The Magazine

This Land Is My Land

Michael Warren, Irish rover.

Mar 21, 2011, Vol. 16, No. 26 • By MICHAEL WARREN
Widget tooltip
Single Page Print Larger Text Smaller Text Alerts

On St. Patrick’s Day, everyone’s a little bit Irish. And like many Americans, I actually have some Irish blood. 

This Land Is My Land

Michael Warren

My mother’s father’s mother was named Naughton, a common surname in western Ireland, and the name of the town our Naughtons came from is Ballinlough, in County Roscommon. That’s more information than most Americans have, so I thought I’d put it to good use while I was studying for a semester at the university in Galway. Armed only with those names, an incomplete family tree, and a mental picture based on old photographs of the Naughton homestead, I hopped on a bus one Saturday to see what I could find.

Three hours, one missed connection, ten minutes of thumbing for a ride, and one kind lady driver later, I arrived in tiny Ballinlough. The streets were empty, and the shops were quiet. This being Ireland, I knew I’d find someone in the nearest pub to point me in the right direction. Inside, the barman told me some folks named Naughton lived just down the road.

So off I went, hiking away from the small cluster of buildings into the countryside. I turned left onto a gravelly road that stretched southward. The rolling green fields were partitioned by ancient stone walls. Tall, leafy trees lined the road and dotted the scene, and low-slung bungalows appeared sporadically as my feet carried me closer to—well, to what exactly I wasn’t sure.

Who were these people, these supposed relatives I was seeking out? Were they even anyone I’d want to meet? Maybe they were IRA militants. Maybe they spoke only Irish. What if they were bitter about having had to stay and tend the family farm while other Naughtons scuttled off to live the easy life in America?

Lost in these thoughts, I almost went right past a woman in a track suit power-walking toward me. But she greeted me cheerfully and fell right in with my mission. She said her friends the Burkes were the Naughtons’ cousins and lived just down the road. She’d take me there.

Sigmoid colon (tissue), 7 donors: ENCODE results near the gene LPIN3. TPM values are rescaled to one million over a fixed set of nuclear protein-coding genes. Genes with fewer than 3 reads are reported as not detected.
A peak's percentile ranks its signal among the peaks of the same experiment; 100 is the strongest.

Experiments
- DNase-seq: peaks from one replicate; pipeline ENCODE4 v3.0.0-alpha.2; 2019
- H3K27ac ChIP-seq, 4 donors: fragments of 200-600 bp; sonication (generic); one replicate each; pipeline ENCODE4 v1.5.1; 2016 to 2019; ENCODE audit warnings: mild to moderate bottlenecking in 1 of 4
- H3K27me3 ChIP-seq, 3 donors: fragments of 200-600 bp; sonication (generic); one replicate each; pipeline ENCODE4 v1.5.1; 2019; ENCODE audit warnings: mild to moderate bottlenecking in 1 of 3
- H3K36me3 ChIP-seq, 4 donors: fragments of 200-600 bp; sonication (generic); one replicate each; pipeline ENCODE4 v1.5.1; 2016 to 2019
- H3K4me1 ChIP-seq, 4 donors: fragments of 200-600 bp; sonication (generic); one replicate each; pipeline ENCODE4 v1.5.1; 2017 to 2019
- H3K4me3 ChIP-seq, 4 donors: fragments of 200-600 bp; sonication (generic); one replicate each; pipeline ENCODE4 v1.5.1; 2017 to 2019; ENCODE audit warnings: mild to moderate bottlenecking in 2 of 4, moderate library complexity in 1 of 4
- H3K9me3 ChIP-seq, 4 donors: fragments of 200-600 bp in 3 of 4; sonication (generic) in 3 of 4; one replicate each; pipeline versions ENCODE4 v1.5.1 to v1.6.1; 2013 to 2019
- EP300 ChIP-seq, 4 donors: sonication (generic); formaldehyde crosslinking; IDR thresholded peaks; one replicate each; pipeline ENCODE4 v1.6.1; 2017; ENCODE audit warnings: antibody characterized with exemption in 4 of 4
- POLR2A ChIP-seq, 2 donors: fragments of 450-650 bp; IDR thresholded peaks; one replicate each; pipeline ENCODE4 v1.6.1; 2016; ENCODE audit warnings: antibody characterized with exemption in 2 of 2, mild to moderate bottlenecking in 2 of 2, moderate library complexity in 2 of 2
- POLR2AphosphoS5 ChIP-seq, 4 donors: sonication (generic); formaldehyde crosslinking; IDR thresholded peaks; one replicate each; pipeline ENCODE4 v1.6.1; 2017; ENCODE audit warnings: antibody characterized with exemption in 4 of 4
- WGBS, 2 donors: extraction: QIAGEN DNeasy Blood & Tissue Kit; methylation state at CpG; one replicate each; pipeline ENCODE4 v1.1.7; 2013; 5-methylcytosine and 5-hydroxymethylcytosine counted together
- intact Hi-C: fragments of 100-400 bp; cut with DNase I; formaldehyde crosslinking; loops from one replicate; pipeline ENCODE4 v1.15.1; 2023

With that, we power-walked to the Burkes’, and Tom Burke agreed to drive me up in his car to see the “Naughton boys.” “They might be a bit drunk,” he warned. It was eleven in the morning. Great, I thought, and I bet they make bombs in their toolshed.

But then I saw the house through a light scattering of trees. There it was: two stories, red roof and trim, larger than most but not pretentious or imposing. This was the house my grandfather’s grandfather, James Naughton, helped build by sending back money from the modest fortune he made in the States. Just a few hundred feet farther up the road was the original Naughton house, the squat stone cottage, built a century and a half ago, where James was born. I recognized these places.

We went up to the main house and knocked on the door. “Mikey!” Tom shouted. “It’s Tom Burke.” There was no answer for a few seconds, and then a large, older man in boots and gloves came around from behind the house. He had my grandfather’s eyes.

Mike Naughton was sober, as far as I could tell, and he spoke English perfectly well, though with a thick brogue. He seemed delighted to have an American visitor. Mike, Tom, and I sat down in the kitchen with Mike’s brother Tommy, four cousins with two names among us. (We’d see lots more of both later, along with Jameses, Johns, and Patricks, at the parish graveyard up the road.)

We soon figured out our relationship: The Naughton boys were my second cousins twice removed; their great-grandfather was my great-great-great-grandfather. Mike and Tommy brought out their family pictures and told me their father was an accomplished accordionist. I related the death of a cousin they had known when they were much younger and I had met as a child after he moved to America. The hour we spent telling stories and cracking jokes flew by. I hope I can see them again.

Not far from the Naughtons’ house, a ruined church sits atop a hill called Moigh. Locals told me that St. Patrick once stopped to pray in that spot when he was a young man walking across Ireland. As we drove past Moigh, I said a little prayer myself. Even thousands of miles from my family in the States, I was home.

Recent Blog Posts

The Weekly Standard Archives

Browse 19 Years of the Weekly Standard

Old covers